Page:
Cloning and sequencing
To verify HCV genotype and determine possible inter- and intra-patient subtype differences, HCV core amplicons (approximately 429 bp) were further analysed. A semi-nested PCR was performed with Sc2 and Ac2 as first-round primers and S7 and Ac2 as second-round primers  . The PCR conditions were as described for genotyping above. PCR products were purified from 2% agarose gel using QIAquick gel purification protocol (Qiagen Ltd., Germany) according to the manufacturer’s instructions. Purified amplicons were cloned directly into pCR 2.1-TOPO plasmid vector (~ 3.9 kb) and used to transform chemically competent Escherichia coli. Positive clones were detected through purification by Miniprep protocol (Qiagen Ltd.) and digestion with Eco RI. LB Agar, LB Broth Base, pCR 2.1 TOPO vector and Escherichia coli were obtained from Invitrogen, Life Technologies, Paisley, Scotland; and Eco RI was from Roche Diagnostics GmbH., Mannheim, Germany.
For each isolate, at least two clones were sequenced on both strands using BigDye Terminator Cycle Sequencing Ready Reaction kit (Applied Biosystems). Sequencing products were purified by ethanol precipitation protocol. Electrophoresis and data acquisition were done on an automated ABI PRISM 310 genetic analyser (Applied Biosystems). Consensus nucleotide sequences obtained from the isolates were used in phylogenetic analysis.
Phylogenetic relationships and evolutionary analyses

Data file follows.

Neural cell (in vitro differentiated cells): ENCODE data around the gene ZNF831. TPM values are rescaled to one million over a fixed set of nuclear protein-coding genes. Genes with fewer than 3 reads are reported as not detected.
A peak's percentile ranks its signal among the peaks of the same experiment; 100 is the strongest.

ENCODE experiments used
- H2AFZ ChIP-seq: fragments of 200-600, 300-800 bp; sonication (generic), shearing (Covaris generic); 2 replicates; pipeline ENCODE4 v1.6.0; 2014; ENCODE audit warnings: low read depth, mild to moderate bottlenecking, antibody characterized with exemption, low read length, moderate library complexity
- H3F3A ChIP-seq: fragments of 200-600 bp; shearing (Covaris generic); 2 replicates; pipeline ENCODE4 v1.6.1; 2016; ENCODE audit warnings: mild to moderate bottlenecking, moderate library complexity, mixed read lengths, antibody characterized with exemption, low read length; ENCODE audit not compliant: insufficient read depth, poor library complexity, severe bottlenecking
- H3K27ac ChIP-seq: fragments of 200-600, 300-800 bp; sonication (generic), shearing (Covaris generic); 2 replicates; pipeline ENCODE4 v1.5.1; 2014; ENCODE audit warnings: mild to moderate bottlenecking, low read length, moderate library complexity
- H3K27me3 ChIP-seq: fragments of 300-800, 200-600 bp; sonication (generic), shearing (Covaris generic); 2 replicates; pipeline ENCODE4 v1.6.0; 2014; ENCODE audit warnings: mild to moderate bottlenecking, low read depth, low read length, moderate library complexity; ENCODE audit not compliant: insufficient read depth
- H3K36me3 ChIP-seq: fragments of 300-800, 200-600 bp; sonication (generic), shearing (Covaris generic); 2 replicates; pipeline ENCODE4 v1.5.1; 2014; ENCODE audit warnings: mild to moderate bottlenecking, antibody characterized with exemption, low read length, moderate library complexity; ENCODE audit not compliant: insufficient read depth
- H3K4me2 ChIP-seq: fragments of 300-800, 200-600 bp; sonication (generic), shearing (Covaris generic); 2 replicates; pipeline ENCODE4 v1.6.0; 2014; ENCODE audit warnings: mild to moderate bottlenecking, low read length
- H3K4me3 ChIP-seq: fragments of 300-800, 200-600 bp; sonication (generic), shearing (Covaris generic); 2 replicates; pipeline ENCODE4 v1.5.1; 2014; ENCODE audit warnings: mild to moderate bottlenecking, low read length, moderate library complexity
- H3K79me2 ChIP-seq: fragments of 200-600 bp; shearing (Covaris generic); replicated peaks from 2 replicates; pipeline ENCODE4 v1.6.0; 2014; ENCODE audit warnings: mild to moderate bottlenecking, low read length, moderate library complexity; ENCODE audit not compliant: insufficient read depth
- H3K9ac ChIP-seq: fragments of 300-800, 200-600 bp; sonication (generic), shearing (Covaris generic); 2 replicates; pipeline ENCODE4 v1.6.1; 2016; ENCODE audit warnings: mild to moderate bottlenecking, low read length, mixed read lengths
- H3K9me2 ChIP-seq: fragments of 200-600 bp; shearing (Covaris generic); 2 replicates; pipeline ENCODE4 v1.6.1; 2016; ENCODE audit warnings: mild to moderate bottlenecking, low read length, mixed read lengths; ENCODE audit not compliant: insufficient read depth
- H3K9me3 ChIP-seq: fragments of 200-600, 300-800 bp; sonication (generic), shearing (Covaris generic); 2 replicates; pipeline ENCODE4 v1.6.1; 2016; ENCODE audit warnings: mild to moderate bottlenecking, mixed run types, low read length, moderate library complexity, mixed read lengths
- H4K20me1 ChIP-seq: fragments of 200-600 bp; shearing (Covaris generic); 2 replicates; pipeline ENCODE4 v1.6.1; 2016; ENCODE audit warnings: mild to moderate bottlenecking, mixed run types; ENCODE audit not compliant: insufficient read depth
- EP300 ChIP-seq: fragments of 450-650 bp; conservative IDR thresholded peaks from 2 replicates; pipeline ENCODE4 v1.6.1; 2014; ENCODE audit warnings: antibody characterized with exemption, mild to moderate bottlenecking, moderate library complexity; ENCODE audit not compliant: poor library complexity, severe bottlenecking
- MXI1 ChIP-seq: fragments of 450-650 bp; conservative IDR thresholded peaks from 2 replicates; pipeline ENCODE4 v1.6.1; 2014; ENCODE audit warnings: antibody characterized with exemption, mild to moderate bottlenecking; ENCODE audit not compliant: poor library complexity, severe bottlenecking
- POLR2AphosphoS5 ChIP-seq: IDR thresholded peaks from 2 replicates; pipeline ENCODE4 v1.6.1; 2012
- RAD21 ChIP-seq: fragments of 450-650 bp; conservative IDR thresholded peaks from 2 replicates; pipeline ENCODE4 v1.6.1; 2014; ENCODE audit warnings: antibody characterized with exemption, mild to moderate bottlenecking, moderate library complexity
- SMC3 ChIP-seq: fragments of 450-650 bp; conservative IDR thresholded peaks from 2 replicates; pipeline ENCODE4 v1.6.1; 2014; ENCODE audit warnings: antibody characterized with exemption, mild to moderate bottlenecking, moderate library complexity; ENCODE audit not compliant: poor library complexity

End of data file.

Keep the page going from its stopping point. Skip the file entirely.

Nearly complete core coding sequence (420 nt) corresponding to positions 342–761 of H77 reference sequence [accession number AF009606] was analysed. Representative sequences from the 7 different HCV clades were selected from the 2015 updated alignment of HCV genotypes and subtypes provided by the International Committee on Taxonomy of Viruses (ICTV), available at https://hcv.lanl.gov/content/sequence/NEWALIGN/align.html/ (the ICTV website). More genotype 2 sequences from Ghana were included for analysis to clarify phylogenetic relationships. Reference and test viral core sequences were first aligned using CLUSTAL W program and edited using BioEdit version 7.2.5 . Subsequently, multiple sequence alignment was performed by using MUSCLE program implemented in Molecular Evolutionary Genetics Analysis (MEGA) software  (megasoftware.net/index.html); and evolutionary distances were determined based on the maximum likelihood model. Phylogenetic trees with all branch lengths drawn to scale were constructed by neighbour-joining algorithm modelled with Kimura-2 parameter method set for 1000 bootstrap replicates; and values above 700 (70%) were considered to support branching clusters. All phylogenetic relationships and molecular evolutionary analyses were conducted using MEGA version 7.
To clarify sequence relationships, similarity plotting and bootscanning were performed using SimPlot software version 3.5.1  with window and step sizes of 300 and 20 nucleotides respectively. Representative sequences of all genotype 2 subtypes so far described, and other genotype 2 sequence from Ghana, were used as references in the SimPlot analyses.